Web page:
Debate not over

The 2009 guidelines were released without much warning in the middle of a public health care debate. To many people, that made questioning the wisdom of yearly mammograms in women in their 40s seem like a political decision. It created a sense of mistrust and fears of rationing. But this is a medical issue, not a political one. Researchers and scientists constantly re-evaluate clinical practices as evidence accumulates. That's how science is done, and we need scientific evidence to determine how best to use technology to improve women's health.

Breast cancer and imaging experts have weighed in for and against the revised guidelines. Advocates welcome a more cost-effective approach to breast cancer screening and emphasize the potential to reduce unnecessary biopsies and psychological stress. Opponents point to a falling breast cancer death rate that's due, in part, to annual screening mammography. Some reject the statistical models used by the USPSTF. Others worry that increasing the screening interval will cause some women to neglect routine screening altogether. For some, the harms of screening simply do not outweigh the fears of missing a breast cancer. The debate will surely continue.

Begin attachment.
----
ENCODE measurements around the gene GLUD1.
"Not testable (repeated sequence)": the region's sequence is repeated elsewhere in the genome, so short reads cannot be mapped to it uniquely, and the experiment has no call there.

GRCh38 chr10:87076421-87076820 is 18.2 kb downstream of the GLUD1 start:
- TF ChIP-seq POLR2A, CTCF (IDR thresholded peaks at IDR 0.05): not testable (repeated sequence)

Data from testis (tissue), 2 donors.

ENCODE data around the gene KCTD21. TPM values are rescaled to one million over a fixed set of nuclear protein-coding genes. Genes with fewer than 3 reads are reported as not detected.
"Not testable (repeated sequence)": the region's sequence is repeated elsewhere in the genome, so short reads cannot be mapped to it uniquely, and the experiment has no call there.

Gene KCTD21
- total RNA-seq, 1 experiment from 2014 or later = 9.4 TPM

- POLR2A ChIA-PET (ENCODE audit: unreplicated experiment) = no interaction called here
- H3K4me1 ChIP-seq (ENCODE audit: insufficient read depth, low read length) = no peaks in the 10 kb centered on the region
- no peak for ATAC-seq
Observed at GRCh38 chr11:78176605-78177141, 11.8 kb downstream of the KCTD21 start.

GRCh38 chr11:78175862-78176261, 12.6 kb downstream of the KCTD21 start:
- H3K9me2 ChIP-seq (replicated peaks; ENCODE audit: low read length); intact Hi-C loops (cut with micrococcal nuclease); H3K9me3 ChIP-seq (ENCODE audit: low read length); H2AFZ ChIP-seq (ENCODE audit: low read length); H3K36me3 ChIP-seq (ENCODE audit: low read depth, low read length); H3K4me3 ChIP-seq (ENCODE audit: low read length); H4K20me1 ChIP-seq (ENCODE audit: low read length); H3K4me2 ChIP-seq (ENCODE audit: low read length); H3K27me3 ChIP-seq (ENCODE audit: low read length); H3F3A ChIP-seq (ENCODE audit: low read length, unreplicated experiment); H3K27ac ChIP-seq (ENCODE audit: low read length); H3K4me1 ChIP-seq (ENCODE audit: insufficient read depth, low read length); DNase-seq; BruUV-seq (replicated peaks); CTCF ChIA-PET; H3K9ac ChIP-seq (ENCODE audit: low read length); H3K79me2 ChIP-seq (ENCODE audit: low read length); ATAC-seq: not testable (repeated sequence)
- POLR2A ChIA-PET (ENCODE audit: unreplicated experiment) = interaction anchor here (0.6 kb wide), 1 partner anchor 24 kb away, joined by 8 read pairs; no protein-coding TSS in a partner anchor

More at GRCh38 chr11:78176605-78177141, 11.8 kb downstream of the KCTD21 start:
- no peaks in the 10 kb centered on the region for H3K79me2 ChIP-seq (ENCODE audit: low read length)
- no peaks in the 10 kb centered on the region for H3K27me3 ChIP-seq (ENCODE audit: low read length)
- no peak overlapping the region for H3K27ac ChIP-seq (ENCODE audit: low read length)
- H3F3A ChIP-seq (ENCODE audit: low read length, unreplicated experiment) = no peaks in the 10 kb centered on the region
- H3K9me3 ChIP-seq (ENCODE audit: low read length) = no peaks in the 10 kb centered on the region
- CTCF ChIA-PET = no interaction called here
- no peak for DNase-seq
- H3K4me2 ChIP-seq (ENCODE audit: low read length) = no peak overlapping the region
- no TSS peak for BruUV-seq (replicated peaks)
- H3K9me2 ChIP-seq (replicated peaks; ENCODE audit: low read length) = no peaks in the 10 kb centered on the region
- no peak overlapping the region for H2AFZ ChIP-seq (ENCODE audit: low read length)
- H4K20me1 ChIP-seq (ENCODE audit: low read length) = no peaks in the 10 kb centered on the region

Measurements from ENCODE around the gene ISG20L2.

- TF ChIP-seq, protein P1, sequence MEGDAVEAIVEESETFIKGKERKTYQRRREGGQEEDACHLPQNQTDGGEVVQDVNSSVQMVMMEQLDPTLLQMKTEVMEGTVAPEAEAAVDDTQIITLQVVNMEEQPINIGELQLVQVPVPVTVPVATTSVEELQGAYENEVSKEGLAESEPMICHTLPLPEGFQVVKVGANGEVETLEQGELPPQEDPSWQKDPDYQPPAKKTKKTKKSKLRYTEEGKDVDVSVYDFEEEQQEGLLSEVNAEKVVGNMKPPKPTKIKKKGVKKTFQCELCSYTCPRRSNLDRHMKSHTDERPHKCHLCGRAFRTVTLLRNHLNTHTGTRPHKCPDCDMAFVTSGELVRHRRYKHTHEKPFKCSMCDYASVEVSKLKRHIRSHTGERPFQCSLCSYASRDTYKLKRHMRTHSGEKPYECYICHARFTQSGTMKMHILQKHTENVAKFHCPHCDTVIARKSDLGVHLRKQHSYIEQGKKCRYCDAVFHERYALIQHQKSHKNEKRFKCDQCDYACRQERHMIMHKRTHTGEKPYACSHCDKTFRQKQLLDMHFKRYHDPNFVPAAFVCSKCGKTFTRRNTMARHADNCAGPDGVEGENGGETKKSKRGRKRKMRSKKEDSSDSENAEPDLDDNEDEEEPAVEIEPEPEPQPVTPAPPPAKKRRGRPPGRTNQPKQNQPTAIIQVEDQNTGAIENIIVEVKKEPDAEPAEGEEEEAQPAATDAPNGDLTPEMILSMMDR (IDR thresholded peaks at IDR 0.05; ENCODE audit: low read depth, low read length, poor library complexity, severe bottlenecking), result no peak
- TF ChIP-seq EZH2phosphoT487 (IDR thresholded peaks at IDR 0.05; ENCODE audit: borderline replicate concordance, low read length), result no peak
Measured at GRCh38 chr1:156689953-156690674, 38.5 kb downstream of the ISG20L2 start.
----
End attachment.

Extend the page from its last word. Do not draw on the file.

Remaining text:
What now?

For now, this is what I'm telling my patients:

  • Talk to your clinician about the implications of the recommendations for you. Physicians are not obliged to discontinue or cut back on screening.

  • The revised guidelines apply to women at average risk of developing breast cancer. Know your own risks and work with your clinician to develop a screening strategy that's right for you.